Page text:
Encanta La Vida
- Continental Breakfast
- Room service
- Swimming pool
Photos of Encanta La Vida
TripAdvisor Reviews Encanta La Vida Osa
Travel Blogs from Osa
... descent down the trail. We had been hiking for about 2 hours by now and starting to fatigue after yesterday's hike. And after another half hour, still no sight of anything except a few birds. And just as we mention how disappointed we are, we hear a very loud noise running through the bushes and then it stops when we stopped talking. We freeze and look in the direction we heard the ruckus, but we can't see anything through the thick plantation. And after a ...
... dark location with very soft, wet ground, apparently near the river, though I couldn't see a thing! Our guide proceeded to play the call of the Common Potoo on a speaker, as a potoo called back from across the river. Before we knew it, the potoo landed in a nearby tree where we were able to get a good look at it. Much to my delight, the potoo continued to call in his four-note descending, sad-sounding call, "Dooo, dooo, dooo, ...
... branch and carried the sloth away. It was quite funny to watch the whole ordeal (I hope I'll be able to post a video here), as the sloth held on with one hand, seemingly pointing out the direction he wanted to go with his other hand while he was being carried!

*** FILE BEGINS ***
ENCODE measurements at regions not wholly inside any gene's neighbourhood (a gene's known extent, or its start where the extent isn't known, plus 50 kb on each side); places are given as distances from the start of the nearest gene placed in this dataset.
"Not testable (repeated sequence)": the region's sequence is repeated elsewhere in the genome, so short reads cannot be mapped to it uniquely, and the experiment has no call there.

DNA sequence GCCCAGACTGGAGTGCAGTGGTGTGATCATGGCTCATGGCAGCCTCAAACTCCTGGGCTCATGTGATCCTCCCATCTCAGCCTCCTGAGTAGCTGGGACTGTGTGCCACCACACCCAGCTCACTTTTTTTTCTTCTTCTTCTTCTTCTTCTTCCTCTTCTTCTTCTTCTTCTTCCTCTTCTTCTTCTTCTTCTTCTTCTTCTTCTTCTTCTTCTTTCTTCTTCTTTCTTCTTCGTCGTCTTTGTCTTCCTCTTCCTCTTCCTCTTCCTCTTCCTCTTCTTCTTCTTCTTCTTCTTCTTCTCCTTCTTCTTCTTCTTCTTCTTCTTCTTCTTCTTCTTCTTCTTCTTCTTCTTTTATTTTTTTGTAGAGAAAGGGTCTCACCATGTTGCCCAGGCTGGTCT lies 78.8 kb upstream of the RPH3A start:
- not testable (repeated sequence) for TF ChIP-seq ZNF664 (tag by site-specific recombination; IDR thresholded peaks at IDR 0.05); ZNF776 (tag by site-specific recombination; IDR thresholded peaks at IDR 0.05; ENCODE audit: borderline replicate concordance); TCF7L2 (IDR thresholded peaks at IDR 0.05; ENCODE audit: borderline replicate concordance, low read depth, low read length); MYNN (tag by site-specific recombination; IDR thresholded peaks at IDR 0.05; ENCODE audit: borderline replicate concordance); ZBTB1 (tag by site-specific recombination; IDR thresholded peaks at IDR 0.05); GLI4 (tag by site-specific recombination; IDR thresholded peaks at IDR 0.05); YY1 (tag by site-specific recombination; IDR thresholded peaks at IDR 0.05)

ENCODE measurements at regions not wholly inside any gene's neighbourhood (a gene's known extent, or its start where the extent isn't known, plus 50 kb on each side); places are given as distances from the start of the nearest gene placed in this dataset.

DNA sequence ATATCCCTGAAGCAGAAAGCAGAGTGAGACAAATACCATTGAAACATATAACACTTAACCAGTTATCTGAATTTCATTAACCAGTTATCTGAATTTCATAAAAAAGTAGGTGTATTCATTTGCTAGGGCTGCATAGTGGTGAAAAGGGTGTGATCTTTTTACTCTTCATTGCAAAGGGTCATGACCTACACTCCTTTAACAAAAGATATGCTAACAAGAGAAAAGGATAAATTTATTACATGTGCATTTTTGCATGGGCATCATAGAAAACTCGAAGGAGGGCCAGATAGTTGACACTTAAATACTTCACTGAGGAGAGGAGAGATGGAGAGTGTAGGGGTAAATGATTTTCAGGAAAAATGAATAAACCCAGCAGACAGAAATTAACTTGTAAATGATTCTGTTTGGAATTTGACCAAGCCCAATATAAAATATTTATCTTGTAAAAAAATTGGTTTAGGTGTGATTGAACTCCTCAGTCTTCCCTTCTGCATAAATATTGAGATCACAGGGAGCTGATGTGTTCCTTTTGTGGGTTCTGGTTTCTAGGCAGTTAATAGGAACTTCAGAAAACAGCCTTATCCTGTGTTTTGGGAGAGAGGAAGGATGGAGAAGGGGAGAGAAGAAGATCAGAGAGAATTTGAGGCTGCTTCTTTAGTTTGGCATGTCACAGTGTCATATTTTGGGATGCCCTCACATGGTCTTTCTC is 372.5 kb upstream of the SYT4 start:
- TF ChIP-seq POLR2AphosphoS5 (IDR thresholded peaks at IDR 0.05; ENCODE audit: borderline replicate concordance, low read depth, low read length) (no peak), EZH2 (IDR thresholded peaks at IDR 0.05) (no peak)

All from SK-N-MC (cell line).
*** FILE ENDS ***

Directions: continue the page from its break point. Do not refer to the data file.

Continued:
Steven then took us to a little place called Medio Queso ("the middle of cheese"... don't ask me why...) where we spotted Lesser Yellow-Headed Vultures and Purple Gallinules. We continued up ...
Today we left Ofir in San Jose, and Ali, Yav and I got a bus at 6am to Monteverde, which is a cloud forest reserve in Northern Costa Rica meaning it has 100% hummidity and lots of amazing plants and animals. We arrived around midday and were attacked off of the bus by hostel workers, enabling us to secure $12p.n private tripple for $5 each. We signed up for a Canopy Zip lines ...
... was designed like a Tica village - Tica is a term that Costa Ricans use to describe themselves. The hotel was in the Tirimbini Rainforest Reseve. The National Parks cover about 23% of Costa Rica, but their entry points are managed by private companies, which is where it gets really expensive. Even though we were staying in the reserve in Sarapiqui, we still had to pay US$15 each for the privilege of walking their trails.
We took a boat trip on ...